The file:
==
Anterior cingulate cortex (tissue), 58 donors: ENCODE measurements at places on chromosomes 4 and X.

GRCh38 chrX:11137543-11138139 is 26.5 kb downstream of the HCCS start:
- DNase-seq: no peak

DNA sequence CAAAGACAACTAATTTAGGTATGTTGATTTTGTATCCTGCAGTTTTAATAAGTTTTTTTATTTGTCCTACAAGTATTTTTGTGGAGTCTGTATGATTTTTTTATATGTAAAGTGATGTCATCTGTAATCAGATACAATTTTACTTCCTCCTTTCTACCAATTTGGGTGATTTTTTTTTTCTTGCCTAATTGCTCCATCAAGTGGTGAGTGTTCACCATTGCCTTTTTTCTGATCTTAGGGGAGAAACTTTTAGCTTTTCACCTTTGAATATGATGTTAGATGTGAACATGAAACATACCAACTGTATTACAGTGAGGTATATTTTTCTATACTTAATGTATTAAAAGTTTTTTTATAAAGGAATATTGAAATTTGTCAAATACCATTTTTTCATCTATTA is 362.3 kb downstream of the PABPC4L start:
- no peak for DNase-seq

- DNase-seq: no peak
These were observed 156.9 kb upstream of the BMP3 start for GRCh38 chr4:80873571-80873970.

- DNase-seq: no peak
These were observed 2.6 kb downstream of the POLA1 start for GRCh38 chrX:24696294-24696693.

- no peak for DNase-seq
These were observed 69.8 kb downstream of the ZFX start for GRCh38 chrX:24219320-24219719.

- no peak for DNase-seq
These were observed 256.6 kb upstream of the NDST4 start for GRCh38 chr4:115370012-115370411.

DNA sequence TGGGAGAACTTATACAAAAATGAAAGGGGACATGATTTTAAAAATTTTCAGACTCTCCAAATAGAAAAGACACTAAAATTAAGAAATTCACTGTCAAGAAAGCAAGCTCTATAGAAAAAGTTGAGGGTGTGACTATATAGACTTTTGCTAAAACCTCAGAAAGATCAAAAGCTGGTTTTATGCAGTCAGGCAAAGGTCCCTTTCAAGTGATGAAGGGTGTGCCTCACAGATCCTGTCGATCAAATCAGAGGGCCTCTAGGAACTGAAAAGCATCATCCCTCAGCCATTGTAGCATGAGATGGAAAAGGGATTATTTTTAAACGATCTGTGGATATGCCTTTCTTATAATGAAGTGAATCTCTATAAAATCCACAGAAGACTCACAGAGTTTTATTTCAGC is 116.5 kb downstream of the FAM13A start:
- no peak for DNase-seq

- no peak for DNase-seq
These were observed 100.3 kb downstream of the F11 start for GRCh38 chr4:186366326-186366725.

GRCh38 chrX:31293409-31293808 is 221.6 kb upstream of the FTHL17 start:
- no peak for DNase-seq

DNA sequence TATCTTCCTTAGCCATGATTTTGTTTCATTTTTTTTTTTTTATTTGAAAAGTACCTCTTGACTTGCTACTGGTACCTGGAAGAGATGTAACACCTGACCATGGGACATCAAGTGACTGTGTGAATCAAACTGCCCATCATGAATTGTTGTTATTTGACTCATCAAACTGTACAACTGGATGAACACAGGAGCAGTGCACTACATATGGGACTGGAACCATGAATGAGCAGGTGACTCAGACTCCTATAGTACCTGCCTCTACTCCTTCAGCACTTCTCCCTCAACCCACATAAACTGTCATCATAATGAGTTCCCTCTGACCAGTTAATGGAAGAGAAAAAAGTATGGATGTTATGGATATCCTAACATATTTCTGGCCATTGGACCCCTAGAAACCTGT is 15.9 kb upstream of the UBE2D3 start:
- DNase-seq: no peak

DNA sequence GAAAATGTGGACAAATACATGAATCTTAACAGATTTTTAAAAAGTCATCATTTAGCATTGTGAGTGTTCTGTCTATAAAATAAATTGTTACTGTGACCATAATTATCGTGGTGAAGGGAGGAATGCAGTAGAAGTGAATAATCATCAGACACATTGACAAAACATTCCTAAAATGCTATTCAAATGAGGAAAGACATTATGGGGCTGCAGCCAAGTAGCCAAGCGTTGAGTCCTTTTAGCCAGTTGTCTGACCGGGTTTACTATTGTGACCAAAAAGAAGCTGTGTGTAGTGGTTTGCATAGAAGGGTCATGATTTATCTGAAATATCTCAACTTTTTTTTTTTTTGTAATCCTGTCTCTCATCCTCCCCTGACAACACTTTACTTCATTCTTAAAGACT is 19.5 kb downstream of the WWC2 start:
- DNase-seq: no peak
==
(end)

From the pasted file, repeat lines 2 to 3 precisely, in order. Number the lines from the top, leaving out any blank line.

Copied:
GRCh38 chrX:11137543-11138139 is 26.5 kb downstream of the HCCS start:
- DNase-seq: no peak